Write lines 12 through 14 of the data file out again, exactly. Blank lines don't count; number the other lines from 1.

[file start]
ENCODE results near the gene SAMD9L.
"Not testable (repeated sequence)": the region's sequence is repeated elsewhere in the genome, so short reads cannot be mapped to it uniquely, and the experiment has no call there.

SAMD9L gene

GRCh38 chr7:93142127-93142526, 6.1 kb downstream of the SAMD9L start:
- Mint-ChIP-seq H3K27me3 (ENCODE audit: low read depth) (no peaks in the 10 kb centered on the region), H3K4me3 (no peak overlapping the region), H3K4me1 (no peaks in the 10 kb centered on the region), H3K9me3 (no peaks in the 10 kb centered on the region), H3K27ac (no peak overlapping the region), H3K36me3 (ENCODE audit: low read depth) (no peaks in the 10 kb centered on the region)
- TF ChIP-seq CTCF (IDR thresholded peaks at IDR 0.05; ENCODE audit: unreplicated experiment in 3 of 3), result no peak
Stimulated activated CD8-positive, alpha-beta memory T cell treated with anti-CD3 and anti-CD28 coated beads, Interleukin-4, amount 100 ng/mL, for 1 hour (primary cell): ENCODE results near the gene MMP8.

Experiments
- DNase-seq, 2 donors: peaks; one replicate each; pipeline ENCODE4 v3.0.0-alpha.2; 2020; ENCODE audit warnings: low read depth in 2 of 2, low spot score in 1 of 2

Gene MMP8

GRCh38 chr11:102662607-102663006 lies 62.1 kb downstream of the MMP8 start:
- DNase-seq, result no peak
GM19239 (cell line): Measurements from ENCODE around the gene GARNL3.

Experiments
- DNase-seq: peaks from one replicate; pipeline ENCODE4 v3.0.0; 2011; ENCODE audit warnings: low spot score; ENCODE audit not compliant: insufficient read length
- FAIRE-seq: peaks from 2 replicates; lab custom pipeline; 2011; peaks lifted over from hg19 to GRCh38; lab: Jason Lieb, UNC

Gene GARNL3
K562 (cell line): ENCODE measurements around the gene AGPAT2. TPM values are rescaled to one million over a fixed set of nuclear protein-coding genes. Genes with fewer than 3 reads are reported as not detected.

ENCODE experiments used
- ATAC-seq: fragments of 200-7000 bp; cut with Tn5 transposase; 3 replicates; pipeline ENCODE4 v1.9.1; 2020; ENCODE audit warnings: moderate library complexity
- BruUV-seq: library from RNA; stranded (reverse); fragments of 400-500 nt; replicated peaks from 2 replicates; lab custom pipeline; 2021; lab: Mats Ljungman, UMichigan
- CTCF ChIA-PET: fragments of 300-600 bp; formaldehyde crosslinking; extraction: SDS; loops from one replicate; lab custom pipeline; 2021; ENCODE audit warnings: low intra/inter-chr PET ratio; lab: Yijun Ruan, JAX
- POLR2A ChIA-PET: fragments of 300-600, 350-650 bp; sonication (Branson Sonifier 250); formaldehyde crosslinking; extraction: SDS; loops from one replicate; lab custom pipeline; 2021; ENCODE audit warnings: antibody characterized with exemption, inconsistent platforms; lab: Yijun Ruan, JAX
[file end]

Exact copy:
- DNase-seq, result no peak
GM19239 (cell line): Measurements from ENCODE around the gene GARNL3.

Experiments